Apr 25
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Memory Enhancing Tips | Oaks Senior Living Residents Stay Active

5 Ways to Improve your Memory

Posted by Oaks Senior Living | 4 minute read

Are you feeling as if life is just flying by? Stop for a second and make note of this information. These nine tips will help save you some time, improve your memory and assist you moving forward.

Regardless of your age, today's society is built on a schedule that moves at a quick pace. From getting the kids ready for school in the morning to driving to work and completing a certain amount of tasks before noontime, you're always on the go. If you're a caregiver, your shifts can almost seem never-ending. And the older we get, the higher the chances slip-ups can occur. All we need is a balance of rest and physical activity. 

We collected five important memory-boosting methods that can benefit Oaks residents and staff based off research collected from WebMD. For more tips, visit www.WebMD.com.

 

1. Step it up

A 30-minute daily walk is one of the best things you can do for your body, including your brain.

"Physical exercise has the best evidence for preserving memory and mental function with aging," says R. Scott Turner, MD, and PhD, director of the Memory Disorders Program at Georgetown University Medical Center.

Exercise can help prevent conditions that can lead to memory loss, such as high blood pressure, diabetes, high cholesterol, obesity, and stroke.

Residents Play Cards & Solve Puzzles | Oaks Senior Living

 

 

2. Go Mediterranean

A healthy diet is always good for your brain, but one eating style in particular may be best for preserving memory. "There's good evidence for the Mediterranean-style diet," says Argye Hillis, MD, professor of neurology at Johns Hopkins Medicine.

Keeping to a Mediterranean diet doesn't mean pasta and pizza, she says, "but lots of fruits and vegetables, fish rather than red meat, and olive oil." One study found people who closely followed this diet were nearly 20% less likely to develop thinking and memory problems than people who didn't stick to a Mediterranean-eating plan.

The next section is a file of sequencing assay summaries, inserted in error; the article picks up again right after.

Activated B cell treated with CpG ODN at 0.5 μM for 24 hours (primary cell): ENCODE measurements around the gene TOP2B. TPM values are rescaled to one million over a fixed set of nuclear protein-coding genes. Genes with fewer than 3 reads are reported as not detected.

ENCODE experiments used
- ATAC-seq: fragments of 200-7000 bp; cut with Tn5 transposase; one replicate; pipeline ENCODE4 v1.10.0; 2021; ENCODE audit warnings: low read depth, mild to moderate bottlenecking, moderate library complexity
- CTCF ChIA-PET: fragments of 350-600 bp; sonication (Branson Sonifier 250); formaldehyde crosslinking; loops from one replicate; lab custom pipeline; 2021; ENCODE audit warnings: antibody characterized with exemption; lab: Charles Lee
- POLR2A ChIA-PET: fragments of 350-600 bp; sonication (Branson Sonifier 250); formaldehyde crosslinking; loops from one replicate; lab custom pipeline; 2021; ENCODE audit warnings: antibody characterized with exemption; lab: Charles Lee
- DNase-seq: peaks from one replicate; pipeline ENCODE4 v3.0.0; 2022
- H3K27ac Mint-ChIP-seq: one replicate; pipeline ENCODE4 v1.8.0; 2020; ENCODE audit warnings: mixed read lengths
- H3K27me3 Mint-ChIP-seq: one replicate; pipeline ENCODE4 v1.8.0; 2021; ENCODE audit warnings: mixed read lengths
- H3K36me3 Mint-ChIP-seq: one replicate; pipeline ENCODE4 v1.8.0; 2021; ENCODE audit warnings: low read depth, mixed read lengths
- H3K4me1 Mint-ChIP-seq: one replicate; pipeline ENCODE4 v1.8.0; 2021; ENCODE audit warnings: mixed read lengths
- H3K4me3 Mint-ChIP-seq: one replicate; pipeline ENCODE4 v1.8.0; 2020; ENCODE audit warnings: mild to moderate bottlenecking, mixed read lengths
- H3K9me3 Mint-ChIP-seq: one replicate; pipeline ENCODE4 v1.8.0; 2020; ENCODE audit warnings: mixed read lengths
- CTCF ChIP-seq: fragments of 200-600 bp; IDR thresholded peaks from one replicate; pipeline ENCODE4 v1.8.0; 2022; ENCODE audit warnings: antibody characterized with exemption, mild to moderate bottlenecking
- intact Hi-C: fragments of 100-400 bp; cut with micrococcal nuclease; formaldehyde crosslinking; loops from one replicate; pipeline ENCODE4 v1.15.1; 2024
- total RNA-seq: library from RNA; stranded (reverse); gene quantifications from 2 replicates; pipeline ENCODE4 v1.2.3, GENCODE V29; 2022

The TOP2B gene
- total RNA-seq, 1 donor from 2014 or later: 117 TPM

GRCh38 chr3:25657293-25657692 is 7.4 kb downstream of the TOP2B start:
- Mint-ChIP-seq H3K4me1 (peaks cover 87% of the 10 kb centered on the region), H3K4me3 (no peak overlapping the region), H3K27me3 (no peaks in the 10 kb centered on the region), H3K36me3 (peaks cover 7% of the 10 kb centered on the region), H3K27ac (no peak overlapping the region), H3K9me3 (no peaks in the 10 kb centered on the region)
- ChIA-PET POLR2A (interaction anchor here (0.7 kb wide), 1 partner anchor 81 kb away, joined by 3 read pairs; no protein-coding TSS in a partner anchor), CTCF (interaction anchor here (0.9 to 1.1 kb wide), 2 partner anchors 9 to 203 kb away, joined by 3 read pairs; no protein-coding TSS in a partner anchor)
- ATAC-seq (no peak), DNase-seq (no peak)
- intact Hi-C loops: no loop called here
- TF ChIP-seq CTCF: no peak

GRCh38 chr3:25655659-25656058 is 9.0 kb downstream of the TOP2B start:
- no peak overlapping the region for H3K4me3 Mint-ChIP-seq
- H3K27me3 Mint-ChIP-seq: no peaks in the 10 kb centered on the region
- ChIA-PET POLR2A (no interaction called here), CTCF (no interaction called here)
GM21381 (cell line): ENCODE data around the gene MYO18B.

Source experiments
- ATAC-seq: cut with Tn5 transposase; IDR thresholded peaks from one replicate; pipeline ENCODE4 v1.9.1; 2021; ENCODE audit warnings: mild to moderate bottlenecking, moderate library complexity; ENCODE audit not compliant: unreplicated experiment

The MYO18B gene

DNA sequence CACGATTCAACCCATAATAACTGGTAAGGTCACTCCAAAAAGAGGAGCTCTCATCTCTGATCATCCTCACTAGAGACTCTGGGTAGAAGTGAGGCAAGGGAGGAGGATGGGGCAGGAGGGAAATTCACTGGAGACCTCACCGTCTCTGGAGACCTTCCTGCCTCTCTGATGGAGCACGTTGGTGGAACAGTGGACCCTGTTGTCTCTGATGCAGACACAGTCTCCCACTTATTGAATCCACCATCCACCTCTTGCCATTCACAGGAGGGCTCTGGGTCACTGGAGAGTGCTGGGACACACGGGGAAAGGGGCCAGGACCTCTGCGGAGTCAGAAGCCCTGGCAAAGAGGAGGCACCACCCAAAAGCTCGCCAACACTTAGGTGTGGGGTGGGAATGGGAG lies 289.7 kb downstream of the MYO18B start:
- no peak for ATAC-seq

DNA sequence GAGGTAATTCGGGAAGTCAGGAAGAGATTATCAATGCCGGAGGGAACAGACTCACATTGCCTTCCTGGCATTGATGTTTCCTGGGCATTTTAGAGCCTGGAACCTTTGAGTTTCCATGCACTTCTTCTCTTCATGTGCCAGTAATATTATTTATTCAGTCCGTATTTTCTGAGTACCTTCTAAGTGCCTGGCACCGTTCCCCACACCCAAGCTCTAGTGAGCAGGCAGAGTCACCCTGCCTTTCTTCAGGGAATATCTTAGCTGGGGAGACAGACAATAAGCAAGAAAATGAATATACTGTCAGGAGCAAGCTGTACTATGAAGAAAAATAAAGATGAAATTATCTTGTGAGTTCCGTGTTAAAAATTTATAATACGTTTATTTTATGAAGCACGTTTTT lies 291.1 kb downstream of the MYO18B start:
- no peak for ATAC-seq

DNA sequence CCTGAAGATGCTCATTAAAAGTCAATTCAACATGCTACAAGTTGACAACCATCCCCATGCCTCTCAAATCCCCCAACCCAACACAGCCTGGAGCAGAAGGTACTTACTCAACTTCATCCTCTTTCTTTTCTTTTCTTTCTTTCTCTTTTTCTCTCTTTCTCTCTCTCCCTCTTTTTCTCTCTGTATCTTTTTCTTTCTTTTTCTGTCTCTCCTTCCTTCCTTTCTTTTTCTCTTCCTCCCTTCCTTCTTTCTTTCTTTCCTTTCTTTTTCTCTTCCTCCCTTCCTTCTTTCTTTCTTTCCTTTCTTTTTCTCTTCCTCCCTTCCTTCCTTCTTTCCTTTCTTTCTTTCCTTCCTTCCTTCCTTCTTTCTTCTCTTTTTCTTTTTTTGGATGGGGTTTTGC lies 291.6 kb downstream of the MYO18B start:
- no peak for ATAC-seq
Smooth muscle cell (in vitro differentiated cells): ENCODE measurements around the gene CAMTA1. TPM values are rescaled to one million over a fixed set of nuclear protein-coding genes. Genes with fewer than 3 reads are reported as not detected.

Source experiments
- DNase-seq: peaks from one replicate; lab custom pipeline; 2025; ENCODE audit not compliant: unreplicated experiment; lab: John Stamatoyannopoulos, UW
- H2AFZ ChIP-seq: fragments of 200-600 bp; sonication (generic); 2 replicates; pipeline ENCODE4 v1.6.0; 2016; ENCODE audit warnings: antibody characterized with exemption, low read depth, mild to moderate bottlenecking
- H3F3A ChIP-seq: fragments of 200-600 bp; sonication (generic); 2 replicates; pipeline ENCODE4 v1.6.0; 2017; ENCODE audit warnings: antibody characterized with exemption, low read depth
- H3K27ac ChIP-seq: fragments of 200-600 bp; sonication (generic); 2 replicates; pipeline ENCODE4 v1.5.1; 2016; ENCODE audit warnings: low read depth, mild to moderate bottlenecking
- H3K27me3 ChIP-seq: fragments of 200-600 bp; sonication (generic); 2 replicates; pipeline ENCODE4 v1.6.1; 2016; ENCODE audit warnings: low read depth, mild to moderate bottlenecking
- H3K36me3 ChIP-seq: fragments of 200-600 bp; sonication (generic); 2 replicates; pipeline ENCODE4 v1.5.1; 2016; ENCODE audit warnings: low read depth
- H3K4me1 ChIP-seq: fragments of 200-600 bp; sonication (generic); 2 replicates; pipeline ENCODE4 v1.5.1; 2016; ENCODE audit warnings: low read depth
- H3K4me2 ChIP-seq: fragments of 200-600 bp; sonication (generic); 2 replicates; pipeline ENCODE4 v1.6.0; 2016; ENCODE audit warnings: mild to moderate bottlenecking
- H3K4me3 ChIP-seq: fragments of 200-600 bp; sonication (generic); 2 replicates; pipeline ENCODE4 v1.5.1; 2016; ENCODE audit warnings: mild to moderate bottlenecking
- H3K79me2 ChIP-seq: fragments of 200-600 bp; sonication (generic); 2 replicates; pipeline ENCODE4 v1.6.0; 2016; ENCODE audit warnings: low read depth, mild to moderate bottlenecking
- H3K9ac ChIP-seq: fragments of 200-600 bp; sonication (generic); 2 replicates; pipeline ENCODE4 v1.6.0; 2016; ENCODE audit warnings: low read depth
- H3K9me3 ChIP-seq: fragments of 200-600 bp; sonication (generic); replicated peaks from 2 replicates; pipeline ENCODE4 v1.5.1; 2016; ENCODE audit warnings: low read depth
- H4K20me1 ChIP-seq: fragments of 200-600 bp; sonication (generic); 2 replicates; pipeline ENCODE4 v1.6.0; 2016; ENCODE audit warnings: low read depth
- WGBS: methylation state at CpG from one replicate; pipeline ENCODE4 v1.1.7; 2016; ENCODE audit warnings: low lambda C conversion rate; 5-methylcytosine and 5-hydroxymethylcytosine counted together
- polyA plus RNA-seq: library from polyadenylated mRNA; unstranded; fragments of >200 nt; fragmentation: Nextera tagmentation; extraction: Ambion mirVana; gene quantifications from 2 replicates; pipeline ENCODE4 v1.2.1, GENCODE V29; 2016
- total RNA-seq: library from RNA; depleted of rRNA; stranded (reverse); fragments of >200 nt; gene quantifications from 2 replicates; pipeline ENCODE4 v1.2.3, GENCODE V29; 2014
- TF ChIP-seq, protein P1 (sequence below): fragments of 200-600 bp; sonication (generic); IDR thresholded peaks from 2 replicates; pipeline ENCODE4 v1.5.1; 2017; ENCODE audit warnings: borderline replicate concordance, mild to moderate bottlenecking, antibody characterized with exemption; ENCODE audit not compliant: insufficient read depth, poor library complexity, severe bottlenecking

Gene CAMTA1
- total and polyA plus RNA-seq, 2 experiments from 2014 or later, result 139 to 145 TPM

3. Engage Your Brain

"Just like physical exercise, mental exercise is good for you," says Mustafa Husain, MD, director of the geriatric psychiatry division at Duke University School of Medicine.

Play cards, join a book club, watch a football game with friends and discuss the score, or play a brain-training app. Any mentally challenging activity will keep your mind sharp.

Residents Meet to Talk & Listen to Piano | Oaks Senior Living

 

4. Stay Social

Card games and book clubs also keep you socially active -- another plus for your brain.

"The more social connections someone has, the better they are at preserving mental function and memory," Turner says. Social interaction also enhances memory through its effects on mood. "We see a lot more depression in people who are socially isolated," Husain says. "Depression itself can cause dementia."

At the Spa with a Friend | Oaks Senior Living

 

5. Sleep Right

Try to get a good night's sleep. "Attention and concentration go down when sleep is restless, and mental function is not as sharp as it is in those who have normal, restful sleep," Husain says.

Try these tips to get better sleep:

Avoid big meals before bed.
Go to bed at the same time each night and get up at the same time each morning.
Don't drink caffeine or alcohol close to your bedtime.
Avoid smoking or other forms of nicotine.

 

Contact the Oaks Senior Living for more information regarding nutrition & meals served at our communities. Feel free to ask Denise Salabarria, Director of Sales & Marketing, any additional questions by emailing denise@oaksseniorliving.com.

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 Senior Living,  Memory Care,  Alzheimer's & Dementia,  Healthy Aging

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